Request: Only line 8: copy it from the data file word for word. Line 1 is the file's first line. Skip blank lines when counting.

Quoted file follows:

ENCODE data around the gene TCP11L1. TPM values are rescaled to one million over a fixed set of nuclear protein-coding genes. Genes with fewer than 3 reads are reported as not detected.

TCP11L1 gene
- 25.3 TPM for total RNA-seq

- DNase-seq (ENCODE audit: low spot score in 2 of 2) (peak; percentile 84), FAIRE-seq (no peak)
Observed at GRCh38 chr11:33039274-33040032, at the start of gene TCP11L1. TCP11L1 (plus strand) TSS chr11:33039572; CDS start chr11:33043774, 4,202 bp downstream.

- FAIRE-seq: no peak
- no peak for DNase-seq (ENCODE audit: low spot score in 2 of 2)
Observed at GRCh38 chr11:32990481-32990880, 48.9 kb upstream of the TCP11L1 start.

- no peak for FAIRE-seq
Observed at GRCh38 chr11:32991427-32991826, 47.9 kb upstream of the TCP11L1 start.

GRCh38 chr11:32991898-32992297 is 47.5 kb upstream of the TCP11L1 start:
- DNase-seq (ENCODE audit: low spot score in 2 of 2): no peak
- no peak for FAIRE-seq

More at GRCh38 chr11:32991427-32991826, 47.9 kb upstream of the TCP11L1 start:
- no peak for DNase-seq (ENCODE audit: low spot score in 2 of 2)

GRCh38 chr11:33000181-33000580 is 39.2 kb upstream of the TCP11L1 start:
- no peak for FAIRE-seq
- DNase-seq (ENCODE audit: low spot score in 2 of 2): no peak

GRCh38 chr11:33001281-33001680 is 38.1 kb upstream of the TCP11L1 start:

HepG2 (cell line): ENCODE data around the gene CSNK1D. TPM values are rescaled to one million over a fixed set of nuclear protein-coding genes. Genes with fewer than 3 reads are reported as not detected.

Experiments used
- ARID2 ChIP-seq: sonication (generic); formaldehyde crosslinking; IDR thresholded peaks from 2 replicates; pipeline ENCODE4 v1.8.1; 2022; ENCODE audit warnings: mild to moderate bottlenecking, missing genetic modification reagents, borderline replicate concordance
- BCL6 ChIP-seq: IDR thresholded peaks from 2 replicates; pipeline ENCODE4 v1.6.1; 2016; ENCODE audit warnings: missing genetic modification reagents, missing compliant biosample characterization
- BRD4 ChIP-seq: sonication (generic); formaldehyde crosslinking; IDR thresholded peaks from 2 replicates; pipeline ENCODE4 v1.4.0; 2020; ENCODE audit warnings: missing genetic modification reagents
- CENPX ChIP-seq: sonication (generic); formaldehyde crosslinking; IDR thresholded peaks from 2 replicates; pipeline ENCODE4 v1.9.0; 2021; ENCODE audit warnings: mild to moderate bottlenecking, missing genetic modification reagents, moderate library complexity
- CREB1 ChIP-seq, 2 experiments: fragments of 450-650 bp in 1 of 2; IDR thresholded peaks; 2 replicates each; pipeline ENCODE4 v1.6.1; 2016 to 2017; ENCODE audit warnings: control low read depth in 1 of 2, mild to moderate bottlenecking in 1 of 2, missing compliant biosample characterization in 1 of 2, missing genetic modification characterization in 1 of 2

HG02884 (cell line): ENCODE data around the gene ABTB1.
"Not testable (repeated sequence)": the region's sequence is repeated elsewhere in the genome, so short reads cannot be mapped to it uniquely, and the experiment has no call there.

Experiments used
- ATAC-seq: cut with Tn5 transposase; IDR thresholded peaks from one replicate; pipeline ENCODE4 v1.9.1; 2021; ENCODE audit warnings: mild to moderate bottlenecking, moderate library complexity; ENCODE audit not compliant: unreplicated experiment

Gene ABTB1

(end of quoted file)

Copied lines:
Observed at GRCh38 chr11:32990481-32990880, 48.9 kb upstream of the TCP11L1 start.